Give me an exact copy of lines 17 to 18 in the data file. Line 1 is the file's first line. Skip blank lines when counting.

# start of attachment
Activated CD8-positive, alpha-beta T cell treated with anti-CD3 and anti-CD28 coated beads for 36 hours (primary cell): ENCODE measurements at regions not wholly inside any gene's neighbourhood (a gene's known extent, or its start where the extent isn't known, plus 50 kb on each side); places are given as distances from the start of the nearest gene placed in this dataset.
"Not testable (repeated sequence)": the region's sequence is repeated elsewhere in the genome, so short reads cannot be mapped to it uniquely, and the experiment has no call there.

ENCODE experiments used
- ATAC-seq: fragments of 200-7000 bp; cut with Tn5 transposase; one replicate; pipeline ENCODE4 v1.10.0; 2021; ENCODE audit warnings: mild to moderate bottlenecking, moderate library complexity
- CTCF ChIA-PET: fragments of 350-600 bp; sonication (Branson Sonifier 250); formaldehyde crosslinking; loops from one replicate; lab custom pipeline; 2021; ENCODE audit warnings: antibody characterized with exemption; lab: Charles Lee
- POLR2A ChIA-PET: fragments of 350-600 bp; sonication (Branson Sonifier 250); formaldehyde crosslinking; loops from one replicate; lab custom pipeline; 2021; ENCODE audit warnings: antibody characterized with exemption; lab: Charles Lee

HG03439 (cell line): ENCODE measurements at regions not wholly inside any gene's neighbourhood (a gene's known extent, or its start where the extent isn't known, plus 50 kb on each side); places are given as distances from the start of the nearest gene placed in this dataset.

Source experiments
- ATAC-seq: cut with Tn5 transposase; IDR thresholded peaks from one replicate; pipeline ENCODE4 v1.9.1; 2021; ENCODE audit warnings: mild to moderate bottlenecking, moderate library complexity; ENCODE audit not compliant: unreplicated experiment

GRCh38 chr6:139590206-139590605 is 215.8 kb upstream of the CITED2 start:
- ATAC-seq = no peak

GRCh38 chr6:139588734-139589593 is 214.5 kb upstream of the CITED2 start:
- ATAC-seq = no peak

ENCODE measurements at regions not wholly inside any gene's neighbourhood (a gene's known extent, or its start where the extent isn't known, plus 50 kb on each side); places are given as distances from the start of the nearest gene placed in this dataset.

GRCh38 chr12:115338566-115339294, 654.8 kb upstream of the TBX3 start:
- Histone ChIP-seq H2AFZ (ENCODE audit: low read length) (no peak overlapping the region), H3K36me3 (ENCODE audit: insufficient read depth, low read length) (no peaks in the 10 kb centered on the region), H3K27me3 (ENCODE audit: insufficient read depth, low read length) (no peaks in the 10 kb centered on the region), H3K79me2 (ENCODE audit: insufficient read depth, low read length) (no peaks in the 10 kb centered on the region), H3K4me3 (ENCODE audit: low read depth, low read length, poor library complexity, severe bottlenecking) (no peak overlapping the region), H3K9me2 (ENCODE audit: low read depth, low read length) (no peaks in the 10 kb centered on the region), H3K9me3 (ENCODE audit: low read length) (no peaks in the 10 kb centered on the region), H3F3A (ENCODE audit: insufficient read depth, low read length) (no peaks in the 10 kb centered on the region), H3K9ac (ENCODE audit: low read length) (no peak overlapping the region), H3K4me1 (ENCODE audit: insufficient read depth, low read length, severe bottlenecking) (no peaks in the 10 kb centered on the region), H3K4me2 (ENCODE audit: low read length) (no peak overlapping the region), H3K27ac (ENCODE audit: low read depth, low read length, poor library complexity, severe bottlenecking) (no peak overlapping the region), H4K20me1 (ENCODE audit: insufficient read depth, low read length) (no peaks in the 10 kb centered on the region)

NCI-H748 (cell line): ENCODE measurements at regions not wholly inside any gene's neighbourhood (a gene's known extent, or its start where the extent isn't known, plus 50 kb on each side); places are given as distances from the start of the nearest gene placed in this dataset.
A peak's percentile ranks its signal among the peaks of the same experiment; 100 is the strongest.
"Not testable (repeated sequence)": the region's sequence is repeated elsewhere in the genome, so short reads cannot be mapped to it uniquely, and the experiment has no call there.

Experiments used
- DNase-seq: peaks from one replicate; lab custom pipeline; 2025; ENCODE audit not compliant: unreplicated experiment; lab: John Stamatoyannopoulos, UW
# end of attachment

NCI-H748 (cell line): ENCODE measurements at regions not wholly inside any gene's neighbourhood (a gene's known extent, or its start where the extent isn't known, plus 50 kb on each side); places are given as distances from the start of the nearest gene placed in this dataset.
A peak's percentile ranks its signal among the peaks of the same experiment; 100 is the strongest.